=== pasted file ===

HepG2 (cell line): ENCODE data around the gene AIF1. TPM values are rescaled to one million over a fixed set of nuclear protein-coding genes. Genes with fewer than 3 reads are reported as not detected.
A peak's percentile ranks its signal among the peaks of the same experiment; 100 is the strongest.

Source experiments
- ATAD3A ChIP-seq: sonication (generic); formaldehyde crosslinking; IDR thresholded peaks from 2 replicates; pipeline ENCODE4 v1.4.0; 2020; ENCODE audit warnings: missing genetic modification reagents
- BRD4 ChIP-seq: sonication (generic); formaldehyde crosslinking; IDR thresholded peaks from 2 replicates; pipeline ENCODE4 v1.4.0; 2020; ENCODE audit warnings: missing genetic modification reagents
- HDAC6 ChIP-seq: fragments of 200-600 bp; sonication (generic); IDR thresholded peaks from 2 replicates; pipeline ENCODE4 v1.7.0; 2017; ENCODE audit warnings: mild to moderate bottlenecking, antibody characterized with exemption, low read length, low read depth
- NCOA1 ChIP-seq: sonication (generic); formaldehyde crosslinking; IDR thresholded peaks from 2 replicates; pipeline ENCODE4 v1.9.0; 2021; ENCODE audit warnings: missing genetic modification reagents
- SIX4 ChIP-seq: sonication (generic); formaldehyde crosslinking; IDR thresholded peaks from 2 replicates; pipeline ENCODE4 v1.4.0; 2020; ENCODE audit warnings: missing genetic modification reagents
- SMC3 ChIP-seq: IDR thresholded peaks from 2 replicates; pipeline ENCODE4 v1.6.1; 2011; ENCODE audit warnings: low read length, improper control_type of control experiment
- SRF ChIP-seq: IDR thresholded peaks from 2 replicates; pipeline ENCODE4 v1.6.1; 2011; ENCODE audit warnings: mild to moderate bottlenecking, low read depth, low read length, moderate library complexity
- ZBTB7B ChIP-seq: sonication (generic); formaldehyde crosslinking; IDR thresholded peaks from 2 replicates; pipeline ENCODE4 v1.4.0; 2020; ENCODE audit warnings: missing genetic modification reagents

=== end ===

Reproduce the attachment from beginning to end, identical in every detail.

HepG2 (cell line): ENCODE data around the gene AIF1. TPM values are rescaled to one million over a fixed set of nuclear protein-coding genes. Genes with fewer than 3 reads are reported as not detected.
A peak's percentile ranks its signal among the peaks of the same experiment; 100 is the strongest.

Source experiments
- ATAD3A ChIP-seq: sonication (generic); formaldehyde crosslinking; IDR thresholded peaks from 2 replicates; pipeline ENCODE4 v1.4.0; 2020; ENCODE audit warnings: missing genetic modification reagents
- BRD4 ChIP-seq: sonication (generic); formaldehyde crosslinking; IDR thresholded peaks from 2 replicates; pipeline ENCODE4 v1.4.0; 2020; ENCODE audit warnings: missing genetic modification reagents
- HDAC6 ChIP-seq: fragments of 200-600 bp; sonication (generic); IDR thresholded peaks from 2 replicates; pipeline ENCODE4 v1.7.0; 2017; ENCODE audit warnings: mild to moderate bottlenecking, antibody characterized with exemption, low read length, low read depth
- NCOA1 ChIP-seq: sonication (generic); formaldehyde crosslinking; IDR thresholded peaks from 2 replicates; pipeline ENCODE4 v1.9.0; 2021; ENCODE audit warnings: missing genetic modification reagents
- SIX4 ChIP-seq: sonication (generic); formaldehyde crosslinking; IDR thresholded peaks from 2 replicates; pipeline ENCODE4 v1.4.0; 2020; ENCODE audit warnings: missing genetic modification reagents
- SMC3 ChIP-seq: IDR thresholded peaks from 2 replicates; pipeline ENCODE4 v1.6.1; 2011; ENCODE audit warnings: low read length, improper control_type of control experiment
- SRF ChIP-seq: IDR thresholded peaks from 2 replicates; pipeline ENCODE4 v1.6.1; 2011; ENCODE audit warnings: mild to moderate bottlenecking, low read depth, low read length, moderate library complexity
- ZBTB7B ChIP-seq: sonication (generic); formaldehyde crosslinking; IDR thresholded peaks from 2 replicates; pipeline ENCODE4 v1.4.0; 2020; ENCODE audit warnings: missing genetic modification reagents